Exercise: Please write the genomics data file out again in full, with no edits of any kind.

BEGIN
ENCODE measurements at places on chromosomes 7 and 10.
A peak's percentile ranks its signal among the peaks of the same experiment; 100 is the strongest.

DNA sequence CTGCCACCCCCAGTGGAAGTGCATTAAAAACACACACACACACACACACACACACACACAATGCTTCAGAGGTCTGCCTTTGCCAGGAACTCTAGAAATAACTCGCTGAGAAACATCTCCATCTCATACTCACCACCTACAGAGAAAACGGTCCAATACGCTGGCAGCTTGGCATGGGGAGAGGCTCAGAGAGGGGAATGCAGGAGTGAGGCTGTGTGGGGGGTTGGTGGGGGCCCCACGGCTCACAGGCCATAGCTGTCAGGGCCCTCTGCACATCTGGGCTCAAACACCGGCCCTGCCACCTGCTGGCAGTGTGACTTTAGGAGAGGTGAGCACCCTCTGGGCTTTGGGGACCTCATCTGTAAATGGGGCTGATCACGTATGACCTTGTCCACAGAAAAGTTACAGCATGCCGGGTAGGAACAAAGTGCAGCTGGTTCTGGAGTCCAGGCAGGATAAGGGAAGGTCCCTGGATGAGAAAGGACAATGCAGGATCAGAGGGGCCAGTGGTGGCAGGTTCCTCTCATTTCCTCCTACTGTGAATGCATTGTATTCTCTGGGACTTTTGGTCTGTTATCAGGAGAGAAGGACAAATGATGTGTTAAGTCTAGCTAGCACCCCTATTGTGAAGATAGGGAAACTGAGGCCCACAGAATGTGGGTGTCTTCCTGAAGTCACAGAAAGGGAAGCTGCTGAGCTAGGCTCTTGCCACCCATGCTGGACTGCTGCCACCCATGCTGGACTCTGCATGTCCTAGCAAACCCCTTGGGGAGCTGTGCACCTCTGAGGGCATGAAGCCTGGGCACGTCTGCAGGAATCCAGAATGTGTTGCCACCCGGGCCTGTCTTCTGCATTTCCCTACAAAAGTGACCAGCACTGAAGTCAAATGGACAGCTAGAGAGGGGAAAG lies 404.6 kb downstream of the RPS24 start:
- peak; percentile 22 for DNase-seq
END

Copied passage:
ENCODE measurements at places on chromosomes 7 and 10.
A peak's percentile ranks its signal among the peaks of the same experiment; 100 is the strongest.

DNA sequence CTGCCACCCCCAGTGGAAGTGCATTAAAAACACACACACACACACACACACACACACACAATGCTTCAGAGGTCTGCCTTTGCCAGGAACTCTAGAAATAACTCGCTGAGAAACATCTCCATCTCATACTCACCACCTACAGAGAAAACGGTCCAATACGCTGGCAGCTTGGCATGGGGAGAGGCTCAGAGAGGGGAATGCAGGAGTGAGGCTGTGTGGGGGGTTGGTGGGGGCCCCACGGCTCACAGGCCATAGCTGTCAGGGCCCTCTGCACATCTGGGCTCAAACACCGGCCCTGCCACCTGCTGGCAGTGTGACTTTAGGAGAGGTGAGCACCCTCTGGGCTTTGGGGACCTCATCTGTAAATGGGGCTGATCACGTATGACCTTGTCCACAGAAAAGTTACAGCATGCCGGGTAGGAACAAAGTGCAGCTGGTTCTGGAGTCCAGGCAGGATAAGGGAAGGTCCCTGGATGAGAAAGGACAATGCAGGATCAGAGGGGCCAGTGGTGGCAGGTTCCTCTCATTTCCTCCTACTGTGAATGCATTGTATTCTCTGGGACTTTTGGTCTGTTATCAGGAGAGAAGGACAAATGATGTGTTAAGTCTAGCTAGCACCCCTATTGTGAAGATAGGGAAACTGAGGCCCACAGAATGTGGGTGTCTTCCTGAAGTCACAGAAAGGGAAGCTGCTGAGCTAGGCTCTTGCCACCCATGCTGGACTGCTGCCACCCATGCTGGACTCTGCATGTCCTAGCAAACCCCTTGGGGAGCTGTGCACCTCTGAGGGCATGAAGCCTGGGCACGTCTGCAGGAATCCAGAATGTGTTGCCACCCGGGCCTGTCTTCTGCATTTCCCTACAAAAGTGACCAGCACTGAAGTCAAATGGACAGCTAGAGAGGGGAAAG lies 404.6 kb downstream of the RPS24 start:
- peak; percentile 22 for DNase-seq